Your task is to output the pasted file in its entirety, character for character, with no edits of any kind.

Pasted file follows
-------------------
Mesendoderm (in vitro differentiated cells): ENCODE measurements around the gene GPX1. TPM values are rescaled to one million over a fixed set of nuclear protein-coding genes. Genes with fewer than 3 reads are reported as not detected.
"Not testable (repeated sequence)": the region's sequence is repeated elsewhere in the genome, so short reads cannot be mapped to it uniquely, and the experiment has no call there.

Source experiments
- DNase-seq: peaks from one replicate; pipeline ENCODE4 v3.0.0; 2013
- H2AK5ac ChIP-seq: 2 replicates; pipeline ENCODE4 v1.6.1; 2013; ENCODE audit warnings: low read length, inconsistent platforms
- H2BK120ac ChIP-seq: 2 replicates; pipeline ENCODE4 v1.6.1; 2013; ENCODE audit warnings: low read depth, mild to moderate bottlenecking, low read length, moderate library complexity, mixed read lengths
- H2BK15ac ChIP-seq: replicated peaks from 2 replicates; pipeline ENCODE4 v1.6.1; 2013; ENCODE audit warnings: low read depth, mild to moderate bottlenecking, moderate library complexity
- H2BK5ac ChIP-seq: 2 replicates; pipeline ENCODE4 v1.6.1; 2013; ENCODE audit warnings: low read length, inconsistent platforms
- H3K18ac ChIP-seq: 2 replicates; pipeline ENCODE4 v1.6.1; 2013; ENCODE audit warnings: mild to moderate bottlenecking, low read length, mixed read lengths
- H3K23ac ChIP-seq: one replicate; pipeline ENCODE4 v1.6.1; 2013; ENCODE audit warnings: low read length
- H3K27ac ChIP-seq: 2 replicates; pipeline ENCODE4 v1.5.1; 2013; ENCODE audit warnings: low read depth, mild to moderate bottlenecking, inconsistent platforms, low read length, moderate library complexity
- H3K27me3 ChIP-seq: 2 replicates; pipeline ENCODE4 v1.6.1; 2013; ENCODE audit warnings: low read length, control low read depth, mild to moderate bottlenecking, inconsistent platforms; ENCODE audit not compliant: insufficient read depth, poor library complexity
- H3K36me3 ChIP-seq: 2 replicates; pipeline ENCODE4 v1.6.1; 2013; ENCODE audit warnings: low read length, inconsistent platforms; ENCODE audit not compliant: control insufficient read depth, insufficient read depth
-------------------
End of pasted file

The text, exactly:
Mesendoderm (in vitro differentiated cells): ENCODE measurements around the gene GPX1. TPM values are rescaled to one million over a fixed set of nuclear protein-coding genes. Genes with fewer than 3 reads are reported as not detected.
"Not testable (repeated sequence)": the region's sequence is repeated elsewhere in the genome, so short reads cannot be mapped to it uniquely, and the experiment has no call there.

Source experiments
- DNase-seq: peaks from one replicate; pipeline ENCODE4 v3.0.0; 2013
- H2AK5ac ChIP-seq: 2 replicates; pipeline ENCODE4 v1.6.1; 2013; ENCODE audit warnings: low read length, inconsistent platforms
- H2BK120ac ChIP-seq: 2 replicates; pipeline ENCODE4 v1.6.1; 2013; ENCODE audit warnings: low read depth, mild to moderate bottlenecking, low read length, moderate library complexity, mixed read lengths
- H2BK15ac ChIP-seq: replicated peaks from 2 replicates; pipeline ENCODE4 v1.6.1; 2013; ENCODE audit warnings: low read depth, mild to moderate bottlenecking, moderate library complexity
- H2BK5ac ChIP-seq: 2 replicates; pipeline ENCODE4 v1.6.1; 2013; ENCODE audit warnings: low read length, inconsistent platforms
- H3K18ac ChIP-seq: 2 replicates; pipeline ENCODE4 v1.6.1; 2013; ENCODE audit warnings: mild to moderate bottlenecking, low read length, mixed read lengths
- H3K23ac ChIP-seq: one replicate; pipeline ENCODE4 v1.6.1; 2013; ENCODE audit warnings: low read length
- H3K27ac ChIP-seq: 2 replicates; pipeline ENCODE4 v1.5.1; 2013; ENCODE audit warnings: low read depth, mild to moderate bottlenecking, inconsistent platforms, low read length, moderate library complexity
- H3K27me3 ChIP-seq: 2 replicates; pipeline ENCODE4 v1.6.1; 2013; ENCODE audit warnings: low read length, control low read depth, mild to moderate bottlenecking, inconsistent platforms; ENCODE audit not compliant: insufficient read depth, poor library complexity
- H3K36me3 ChIP-seq: 2 replicates; pipeline ENCODE4 v1.6.1; 2013; ENCODE audit warnings: low read length, inconsistent platforms; ENCODE audit not compliant: control insufficient read depth, insufficient read depth